0

Note, this is homework, but I'm NOT looking for someone to do my homework for me.

For my Critical Reasoning course, I'm tasked with categorizing the following passage as either a description, or an explanation. I've read up to the required chapter though, and I have yet to find a formal definition of either! Checking the index also didn't yield any results.

Searching around, the basic difference appears to be that an explanation is objective; it doesn't involve any kind of opinion. A description on the other hand is affected by the point of view of the author, so is subjective.

Are these definitions correct?

The passage is:

In Egypt, Persia, and Japan, orris powder was made from the dried root of the iris and used prodigiously in the art of perfumery. Orris has an odor not of iris but of violets. Until the recent development of chemical scents, most violet-perfumed products were made from orris, it being cheaper to produce than violet extract. Orris also has the ability to strengthen the odors of other perfumed substances and has been used for centuries as a fixative in the manufacture of powders and perfumes.

Orris came to prominence in Europe during the excesses of the French court prior to the Revolution. It was used to mask the unpleasant smells of stale body odor prevalent in high society, since bathing was considered unhealthy. One story tells of an argument between Louis XIV and his mistress Madame de Montespan that concluded with the lady telling the king that, for all her faults, she didn’t smell as badly as he. Orris powder was employed to scent and preserve the odoriferous and often lice-infested coiffures of the French aristocracy. Orris was mixed with flour to make a stiffener, so that the hair could be molded into fanciful sculptures studded with ribbons, pearls, beads, and artificial flowers. Large quantities of Iris germanica var. florintina are grown in Mexico today for their roots, which are shipped to France for use in the

By my above definitions, I'd classify this passage this an explanation, since it's from a matter-of-fact point-of-view.

  • Doing a categorization on this text is confusing. The first part of the text describes the Orris perfume composition and history. The second part of the text (from "It was used ...") explains its usage in different contexts. – Graffito Oct 5 '15 at 22:43
  • It's actually 2 paragraphs; SE's quoting mechanism eliminated the line break. Their intent may be for each paragraph to be categorized separately, even though that wasn't the explicit instructions. – Carcigenicate Oct 5 '15 at 22:54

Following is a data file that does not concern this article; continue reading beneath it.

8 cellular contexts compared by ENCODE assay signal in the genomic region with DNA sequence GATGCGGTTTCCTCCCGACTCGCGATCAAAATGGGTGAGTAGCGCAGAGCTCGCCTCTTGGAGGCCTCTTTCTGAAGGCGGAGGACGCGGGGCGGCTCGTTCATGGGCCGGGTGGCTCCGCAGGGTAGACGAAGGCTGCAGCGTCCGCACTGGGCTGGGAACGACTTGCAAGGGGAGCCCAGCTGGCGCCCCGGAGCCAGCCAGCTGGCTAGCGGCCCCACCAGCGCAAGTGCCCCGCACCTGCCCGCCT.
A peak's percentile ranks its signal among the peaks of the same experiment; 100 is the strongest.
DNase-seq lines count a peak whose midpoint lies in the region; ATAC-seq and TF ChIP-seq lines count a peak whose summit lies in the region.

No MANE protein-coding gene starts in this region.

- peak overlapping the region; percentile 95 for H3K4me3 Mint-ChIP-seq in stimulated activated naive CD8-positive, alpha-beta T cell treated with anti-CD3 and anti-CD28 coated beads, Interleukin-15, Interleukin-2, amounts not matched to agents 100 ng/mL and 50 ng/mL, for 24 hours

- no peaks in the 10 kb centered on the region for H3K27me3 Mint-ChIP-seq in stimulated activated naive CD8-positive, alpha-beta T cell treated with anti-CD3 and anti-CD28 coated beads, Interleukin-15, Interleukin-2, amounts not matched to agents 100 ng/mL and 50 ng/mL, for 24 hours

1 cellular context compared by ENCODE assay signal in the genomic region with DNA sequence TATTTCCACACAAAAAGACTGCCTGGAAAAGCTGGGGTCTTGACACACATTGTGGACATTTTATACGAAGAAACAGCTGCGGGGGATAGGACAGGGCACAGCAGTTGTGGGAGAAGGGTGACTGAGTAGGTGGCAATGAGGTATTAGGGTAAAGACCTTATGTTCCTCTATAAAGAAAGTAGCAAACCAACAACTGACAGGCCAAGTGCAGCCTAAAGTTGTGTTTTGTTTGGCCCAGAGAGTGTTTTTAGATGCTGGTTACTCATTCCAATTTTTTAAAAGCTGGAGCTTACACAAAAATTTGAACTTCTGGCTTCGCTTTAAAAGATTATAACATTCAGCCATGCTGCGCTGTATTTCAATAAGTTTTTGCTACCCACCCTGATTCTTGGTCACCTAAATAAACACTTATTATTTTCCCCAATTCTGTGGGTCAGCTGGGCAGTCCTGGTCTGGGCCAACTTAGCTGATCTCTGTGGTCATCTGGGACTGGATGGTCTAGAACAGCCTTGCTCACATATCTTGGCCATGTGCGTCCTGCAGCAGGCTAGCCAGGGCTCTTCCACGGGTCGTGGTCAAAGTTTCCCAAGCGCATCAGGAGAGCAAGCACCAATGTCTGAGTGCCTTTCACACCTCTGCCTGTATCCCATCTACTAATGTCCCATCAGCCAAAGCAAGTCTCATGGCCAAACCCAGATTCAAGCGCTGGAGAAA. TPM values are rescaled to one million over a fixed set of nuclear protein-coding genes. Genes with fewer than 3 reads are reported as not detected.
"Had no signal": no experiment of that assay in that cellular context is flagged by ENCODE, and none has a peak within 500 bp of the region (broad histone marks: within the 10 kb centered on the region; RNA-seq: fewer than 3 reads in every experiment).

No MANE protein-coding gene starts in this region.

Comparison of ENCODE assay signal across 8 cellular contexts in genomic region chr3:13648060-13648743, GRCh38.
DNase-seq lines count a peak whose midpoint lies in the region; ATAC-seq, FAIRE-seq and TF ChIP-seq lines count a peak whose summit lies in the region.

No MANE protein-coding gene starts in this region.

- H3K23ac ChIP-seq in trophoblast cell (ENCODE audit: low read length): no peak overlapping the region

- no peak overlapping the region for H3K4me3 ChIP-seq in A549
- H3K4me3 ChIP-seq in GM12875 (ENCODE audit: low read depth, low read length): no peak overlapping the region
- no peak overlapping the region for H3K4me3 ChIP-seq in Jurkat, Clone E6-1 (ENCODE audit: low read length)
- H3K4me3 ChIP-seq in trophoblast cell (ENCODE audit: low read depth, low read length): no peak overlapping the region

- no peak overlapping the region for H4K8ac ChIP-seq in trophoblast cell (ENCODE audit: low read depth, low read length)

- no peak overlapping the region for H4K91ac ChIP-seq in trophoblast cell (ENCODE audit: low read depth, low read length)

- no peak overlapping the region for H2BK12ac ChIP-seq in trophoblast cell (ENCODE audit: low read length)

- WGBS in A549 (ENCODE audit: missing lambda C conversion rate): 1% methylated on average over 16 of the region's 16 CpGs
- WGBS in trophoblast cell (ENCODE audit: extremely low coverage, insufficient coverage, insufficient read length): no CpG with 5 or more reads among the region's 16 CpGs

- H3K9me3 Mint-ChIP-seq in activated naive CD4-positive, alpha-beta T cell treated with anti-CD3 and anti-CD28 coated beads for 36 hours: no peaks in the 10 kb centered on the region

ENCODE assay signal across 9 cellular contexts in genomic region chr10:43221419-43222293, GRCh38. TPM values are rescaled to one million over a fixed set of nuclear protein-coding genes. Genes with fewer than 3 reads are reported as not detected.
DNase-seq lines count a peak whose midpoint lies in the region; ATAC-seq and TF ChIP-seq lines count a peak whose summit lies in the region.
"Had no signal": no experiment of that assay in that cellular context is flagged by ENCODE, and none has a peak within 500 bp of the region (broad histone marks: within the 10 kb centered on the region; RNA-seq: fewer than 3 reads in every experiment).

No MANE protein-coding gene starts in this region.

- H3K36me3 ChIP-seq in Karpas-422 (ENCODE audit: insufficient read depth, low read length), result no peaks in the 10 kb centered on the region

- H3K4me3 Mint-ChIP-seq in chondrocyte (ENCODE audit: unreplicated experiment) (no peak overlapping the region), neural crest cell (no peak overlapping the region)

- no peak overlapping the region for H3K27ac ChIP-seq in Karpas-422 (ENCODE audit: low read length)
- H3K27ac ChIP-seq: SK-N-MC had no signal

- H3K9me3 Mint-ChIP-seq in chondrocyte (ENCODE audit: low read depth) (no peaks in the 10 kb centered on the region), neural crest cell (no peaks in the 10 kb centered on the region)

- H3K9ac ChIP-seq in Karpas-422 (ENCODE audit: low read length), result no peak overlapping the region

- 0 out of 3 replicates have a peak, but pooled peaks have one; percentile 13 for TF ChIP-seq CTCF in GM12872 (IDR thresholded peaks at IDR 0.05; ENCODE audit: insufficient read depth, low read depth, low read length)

• You should edit your question by inserting an empty line (i.e. 2 line breaks) between the paragraphs. – Graffito Oct 5 '15 at 23:25
  • @Graffito That "unquotes" the second paragraph. How do I separate them but keep them in the same quote? – Carcigenicate Oct 5 '15 at 23:33
2

I believe you have Explanation and Description reversed.

According to the OED, Explain means to "Make (an idea, situation, or problem) clear to someone by describing it in more detail or revealing relevant facts or ideas" or to "Account for (an action or event) by giving a reason as excuse or justification." The use of "excuse" or "justification" suggests this to be the subjective point of view.

The origin of Describe, per OED, is stated as: Late Middle English: via Old French from Latin descriptio(n-), from describere 'write down'. It is further defined as "A spoken or written representation or account of a person, object, or event." Whether or not the word description can be claimed to be the objective point of view is not so clear.

2

Following Braithwaite, an explanation tells you why, by giving a theory of some sort, while a mere description doesn't do that.

  • This is the better answer, IMO. Explanation can, as @Katherine's answer suggest, be merely description (no why). But explanation that is not merely description includes reasons. Explanation does not distinguish itself as such from description (which is a subset of explanation) by being more detailed. IMO, it does so by providing reasons, which amounts to connections to (relations with) elements outside what is being described. – Drew Oct 6 '15 at 0:14
  • @Drew, yes, connections to elements outside what is being described is the heart of Braithwaite's account of explanation. Sometimes we refer to "independent motivation". – Greg Lee Oct 6 '15 at 0:21
  • But note that I said this not about explanation in general, but about an explanation that is more than just a description. IOW, I agree with the other answer (and the OED) that a description is an explanation of sorts. But it is not an explanation that tells why. A purist might complain that a perfectly adequate description does not tell why, so it is not a good explanation. But it does explain things to some extent - any description does. A good explanation is generally expected to give reasons. – Drew Oct 6 '15 at 0:27
  • Are all descriptions really explanations? When asked why I ran away from that bear, I explained that I ran real fast into the barn. – Greg Lee Oct 6 '15 at 0:32
  • Yes, they are explanations of a sort (but I repeat myself). A nonsensical response to the question "why?" is not a good explanation. Why did you go to the store? Because the moon was an accountant. There you give a reason, but the explanation is still not great. – Drew Oct 6 '15 at 13:58

Your Answer

By clicking “Post Your Answer”, you agree to our terms of service, privacy policy and cookie policy

Not the answer you're looking for? Browse other questions tagged or ask your own question.